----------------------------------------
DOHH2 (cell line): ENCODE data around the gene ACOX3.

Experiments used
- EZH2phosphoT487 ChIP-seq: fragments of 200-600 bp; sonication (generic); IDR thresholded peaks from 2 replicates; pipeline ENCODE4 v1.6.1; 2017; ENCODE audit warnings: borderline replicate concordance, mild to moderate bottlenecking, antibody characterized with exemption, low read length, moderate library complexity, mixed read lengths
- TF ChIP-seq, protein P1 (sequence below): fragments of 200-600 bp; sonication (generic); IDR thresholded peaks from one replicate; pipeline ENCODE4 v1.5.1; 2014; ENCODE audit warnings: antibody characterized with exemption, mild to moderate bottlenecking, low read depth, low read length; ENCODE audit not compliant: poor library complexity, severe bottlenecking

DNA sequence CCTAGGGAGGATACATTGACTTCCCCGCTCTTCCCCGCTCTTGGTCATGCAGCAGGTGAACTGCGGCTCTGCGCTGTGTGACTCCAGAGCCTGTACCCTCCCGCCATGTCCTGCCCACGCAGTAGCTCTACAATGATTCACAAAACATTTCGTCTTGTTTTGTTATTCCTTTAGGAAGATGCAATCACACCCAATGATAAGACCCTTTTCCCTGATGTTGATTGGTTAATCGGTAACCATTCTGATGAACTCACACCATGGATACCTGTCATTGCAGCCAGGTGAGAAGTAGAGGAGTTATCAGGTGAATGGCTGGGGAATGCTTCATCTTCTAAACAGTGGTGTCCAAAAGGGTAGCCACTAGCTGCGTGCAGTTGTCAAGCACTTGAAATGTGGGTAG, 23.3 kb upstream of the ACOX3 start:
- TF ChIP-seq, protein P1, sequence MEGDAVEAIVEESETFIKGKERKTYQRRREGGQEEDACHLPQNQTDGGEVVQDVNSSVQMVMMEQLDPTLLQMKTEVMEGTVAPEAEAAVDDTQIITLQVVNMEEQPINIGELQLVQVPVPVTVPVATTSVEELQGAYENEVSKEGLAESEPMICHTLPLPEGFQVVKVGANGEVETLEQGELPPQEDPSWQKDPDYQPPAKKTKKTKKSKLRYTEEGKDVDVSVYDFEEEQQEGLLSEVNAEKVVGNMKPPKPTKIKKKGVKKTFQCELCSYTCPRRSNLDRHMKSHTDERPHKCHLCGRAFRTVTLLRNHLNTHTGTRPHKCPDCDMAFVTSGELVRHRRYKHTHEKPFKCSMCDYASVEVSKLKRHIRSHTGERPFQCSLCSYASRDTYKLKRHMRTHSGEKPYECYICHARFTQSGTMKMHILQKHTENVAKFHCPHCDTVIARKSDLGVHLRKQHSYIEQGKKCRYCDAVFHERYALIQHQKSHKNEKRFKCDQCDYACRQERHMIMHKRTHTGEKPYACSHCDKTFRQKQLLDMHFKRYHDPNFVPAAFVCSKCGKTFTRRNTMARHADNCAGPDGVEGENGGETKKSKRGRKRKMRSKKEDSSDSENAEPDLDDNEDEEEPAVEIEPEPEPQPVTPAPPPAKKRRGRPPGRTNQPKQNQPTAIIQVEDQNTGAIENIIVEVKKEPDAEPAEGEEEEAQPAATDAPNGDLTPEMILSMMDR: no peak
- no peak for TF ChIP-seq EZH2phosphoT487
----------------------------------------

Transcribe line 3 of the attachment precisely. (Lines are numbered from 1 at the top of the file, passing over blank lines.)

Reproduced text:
- EZH2phosphoT487 ChIP-seq: fragments of 200-600 bp; sonication (generic); IDR thresholded peaks from 2 replicates; pipeline ENCODE4 v1.6.1; 2017; ENCODE audit warnings: borderline replicate concordance, mild to moderate bottlenecking, antibody characterized with exemption, low read length, moderate library complexity, mixed read lengths